Critics allege violations of the United Nations Convention on Biological Diversity (CBD) and the London Convention on the Dumping of Wastes at Sea which contain moratoriums on geoengineering experiments. Parties to the London Convention and London Protocol expressed grave concerns about this experiment.
Romany M. Webb, Senior Fellow and Associate Research Scholar for the Sabin Center for Climate Change Law at Columbia Law School answered this way: “The parties to the Convention on Biological Diversity have adopted a resolution, which says that countries should avoid “ocean fertilization activities,” except those conducted as part of small-scale scientific research projects in coastal waters. Notably, however, the resolution is not legally binding. So, provided countries complied with other provisions of the Convention on Biological Diversity, they could go ahead with the (OPR) type of project.” Webb added that the amendment to the London Protocol that relates to OPR has not “yet entered into force so, at the moment, has no legal effect.”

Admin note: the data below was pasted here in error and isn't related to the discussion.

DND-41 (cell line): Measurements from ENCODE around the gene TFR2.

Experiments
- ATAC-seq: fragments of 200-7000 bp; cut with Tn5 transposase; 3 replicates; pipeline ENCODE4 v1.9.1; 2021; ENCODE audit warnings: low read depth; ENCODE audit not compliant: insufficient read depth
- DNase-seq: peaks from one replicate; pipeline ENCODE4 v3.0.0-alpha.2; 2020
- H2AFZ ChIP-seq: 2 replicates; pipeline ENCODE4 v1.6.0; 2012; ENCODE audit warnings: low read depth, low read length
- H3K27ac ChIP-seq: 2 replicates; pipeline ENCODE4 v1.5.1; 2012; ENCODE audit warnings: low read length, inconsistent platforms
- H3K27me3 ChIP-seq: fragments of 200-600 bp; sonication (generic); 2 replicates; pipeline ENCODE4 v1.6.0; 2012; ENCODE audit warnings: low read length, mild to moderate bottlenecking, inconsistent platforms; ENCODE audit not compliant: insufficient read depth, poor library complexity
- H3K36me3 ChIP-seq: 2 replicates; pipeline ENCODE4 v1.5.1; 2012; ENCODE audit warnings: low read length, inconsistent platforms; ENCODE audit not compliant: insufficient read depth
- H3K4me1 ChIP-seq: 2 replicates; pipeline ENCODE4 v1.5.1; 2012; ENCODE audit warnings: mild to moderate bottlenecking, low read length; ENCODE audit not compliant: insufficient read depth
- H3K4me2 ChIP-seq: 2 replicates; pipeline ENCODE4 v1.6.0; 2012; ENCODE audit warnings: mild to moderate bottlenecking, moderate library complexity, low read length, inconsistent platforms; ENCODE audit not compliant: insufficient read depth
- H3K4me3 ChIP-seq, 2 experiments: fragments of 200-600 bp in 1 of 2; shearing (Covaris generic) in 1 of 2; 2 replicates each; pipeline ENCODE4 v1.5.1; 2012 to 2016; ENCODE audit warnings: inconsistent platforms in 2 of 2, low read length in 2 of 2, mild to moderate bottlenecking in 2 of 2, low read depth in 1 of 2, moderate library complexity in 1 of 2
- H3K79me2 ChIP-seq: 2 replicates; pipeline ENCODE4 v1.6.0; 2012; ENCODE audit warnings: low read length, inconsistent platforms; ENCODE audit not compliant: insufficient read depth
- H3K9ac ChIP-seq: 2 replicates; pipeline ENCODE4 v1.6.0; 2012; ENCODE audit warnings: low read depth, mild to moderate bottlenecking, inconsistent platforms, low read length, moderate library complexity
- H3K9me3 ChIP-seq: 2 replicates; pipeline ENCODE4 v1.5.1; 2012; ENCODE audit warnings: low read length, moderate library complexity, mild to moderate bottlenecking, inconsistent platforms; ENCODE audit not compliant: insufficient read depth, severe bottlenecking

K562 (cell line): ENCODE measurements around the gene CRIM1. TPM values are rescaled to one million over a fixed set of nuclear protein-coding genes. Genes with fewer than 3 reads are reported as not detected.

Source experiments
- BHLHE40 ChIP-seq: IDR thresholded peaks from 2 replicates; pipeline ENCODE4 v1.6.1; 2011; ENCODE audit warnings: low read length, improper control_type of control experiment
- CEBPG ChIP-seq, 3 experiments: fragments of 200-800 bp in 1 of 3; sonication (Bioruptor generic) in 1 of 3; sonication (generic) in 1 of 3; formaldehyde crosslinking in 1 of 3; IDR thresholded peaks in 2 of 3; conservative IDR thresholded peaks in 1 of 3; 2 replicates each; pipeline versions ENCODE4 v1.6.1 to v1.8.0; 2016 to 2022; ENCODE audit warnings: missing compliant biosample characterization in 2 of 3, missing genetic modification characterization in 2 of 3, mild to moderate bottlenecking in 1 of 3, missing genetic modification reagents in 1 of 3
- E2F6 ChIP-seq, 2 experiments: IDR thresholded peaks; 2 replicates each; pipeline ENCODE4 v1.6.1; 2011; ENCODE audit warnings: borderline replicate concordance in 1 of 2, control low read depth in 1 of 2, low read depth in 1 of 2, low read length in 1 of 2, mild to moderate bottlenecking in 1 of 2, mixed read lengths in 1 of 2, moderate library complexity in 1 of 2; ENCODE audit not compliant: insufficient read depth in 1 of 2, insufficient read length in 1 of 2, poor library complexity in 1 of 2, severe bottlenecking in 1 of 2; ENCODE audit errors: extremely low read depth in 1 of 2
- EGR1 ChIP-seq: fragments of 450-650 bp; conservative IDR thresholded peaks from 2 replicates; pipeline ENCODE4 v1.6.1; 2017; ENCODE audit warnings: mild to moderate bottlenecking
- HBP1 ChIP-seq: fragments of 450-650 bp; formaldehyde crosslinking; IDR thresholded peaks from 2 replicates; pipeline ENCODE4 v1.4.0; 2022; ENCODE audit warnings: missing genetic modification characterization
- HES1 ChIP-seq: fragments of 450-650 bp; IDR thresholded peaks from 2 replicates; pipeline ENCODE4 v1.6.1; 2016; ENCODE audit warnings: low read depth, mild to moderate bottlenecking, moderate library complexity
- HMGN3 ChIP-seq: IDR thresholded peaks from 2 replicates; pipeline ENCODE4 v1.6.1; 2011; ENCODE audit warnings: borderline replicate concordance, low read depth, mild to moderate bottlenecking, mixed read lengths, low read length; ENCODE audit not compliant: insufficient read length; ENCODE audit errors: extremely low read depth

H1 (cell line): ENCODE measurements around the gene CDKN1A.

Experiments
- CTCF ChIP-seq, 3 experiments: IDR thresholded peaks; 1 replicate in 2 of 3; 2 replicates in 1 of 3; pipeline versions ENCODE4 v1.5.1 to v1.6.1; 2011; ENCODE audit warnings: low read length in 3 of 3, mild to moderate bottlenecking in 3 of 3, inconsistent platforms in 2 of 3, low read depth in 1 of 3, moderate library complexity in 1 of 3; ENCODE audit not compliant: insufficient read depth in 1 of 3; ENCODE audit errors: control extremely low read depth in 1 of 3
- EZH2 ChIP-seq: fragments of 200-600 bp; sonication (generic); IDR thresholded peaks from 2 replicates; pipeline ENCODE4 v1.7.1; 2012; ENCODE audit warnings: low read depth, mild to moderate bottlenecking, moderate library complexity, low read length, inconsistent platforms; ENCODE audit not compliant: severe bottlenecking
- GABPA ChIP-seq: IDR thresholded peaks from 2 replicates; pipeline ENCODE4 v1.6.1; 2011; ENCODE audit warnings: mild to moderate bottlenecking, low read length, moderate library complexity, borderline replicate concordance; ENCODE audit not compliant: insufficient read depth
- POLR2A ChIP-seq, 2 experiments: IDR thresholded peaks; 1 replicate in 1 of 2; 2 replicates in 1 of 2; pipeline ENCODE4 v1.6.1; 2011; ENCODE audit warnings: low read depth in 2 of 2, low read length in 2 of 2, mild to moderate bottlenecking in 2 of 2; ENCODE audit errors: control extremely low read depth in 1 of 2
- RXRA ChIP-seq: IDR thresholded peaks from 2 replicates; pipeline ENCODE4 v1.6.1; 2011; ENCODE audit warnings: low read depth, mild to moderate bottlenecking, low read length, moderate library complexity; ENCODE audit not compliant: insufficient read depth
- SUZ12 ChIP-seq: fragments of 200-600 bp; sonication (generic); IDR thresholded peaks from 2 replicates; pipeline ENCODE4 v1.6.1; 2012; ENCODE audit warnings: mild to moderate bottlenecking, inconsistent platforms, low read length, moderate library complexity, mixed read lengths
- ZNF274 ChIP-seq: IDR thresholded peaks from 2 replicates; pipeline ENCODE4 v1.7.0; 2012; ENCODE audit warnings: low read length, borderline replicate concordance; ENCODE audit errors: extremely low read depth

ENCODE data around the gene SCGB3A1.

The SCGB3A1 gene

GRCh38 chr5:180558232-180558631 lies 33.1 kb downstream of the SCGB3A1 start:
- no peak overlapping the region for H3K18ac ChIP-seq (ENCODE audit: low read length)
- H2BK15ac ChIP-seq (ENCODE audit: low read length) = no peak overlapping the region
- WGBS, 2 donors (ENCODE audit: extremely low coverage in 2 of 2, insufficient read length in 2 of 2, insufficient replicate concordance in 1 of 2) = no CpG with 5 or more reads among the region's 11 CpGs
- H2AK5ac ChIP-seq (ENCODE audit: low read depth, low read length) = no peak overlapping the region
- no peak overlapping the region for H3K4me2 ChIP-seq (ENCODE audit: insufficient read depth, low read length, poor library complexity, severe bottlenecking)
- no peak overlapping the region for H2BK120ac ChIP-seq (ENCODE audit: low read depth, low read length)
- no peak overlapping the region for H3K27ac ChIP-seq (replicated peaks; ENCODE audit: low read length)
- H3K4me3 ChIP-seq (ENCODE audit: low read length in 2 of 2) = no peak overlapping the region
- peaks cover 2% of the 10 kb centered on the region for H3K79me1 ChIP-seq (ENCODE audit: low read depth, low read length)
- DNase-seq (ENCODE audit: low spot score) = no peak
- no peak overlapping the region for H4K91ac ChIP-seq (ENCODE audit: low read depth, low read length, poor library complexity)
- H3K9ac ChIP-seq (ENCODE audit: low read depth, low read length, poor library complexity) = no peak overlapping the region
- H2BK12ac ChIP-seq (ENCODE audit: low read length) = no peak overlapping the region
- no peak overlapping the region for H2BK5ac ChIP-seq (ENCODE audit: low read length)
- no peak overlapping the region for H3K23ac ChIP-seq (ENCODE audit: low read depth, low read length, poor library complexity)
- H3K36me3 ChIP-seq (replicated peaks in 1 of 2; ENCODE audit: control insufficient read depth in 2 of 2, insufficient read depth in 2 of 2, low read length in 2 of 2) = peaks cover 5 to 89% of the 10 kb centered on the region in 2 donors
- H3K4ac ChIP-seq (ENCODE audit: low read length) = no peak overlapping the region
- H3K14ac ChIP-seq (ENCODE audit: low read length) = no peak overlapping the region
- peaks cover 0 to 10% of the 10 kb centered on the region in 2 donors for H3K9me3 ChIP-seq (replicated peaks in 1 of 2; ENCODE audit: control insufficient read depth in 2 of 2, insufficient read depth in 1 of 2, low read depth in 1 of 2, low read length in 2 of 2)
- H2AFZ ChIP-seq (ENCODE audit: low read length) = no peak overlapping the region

Edward A. (Ted) Parson, the Dan and Rae Emmett Professor of Environmental Law and Faculty Co-director of the Emmett Institute on Climate Change and the Environment at the University of California, Los Angeles said about the Haida project at the time, “There’s a ruckus going on over an experiment in ocean fertilization conducted off the coast of British Columbia in July and disclosed this week. The Haida Salmon Restoration Corporation, an enterprise of the Haida village of Old Massett, used a large fishing vessel to spread 100 tons of iron sulfate-rich dust on the ocean surface west of Haida Gwaii (or the Queen Charlotte Islands). The aim of the release was to increase plankton growth and there promote growth of fisheries and maybe also remove carbon from the atmosphere. Such interventions exist in a near legal vacuum. Critics of the Old Massett Haida project are claiming it violates international law, but this is simply not true. Mainly due to vigorous lobbying by a couple of small NGOs (the same ones now outraged at the Haida project), parties to the CBD have adopted two decisions discouraging ocean fertilization, and geoengineering generally. But these are purely advisory – and are moreover so clumsily drafted that even if they were legally binding (which they are not), their operational meaning would be utterly opaque… Nations are under no legal obligation to refrain from ocean fertilization research, nor to submit proposals to any international process.” Search warrants were executed by Environment Canada‘s enforcement branch to investigate Russ George’s office concerning the iron enrichment he performed in 2012 off the coast of British Columbia.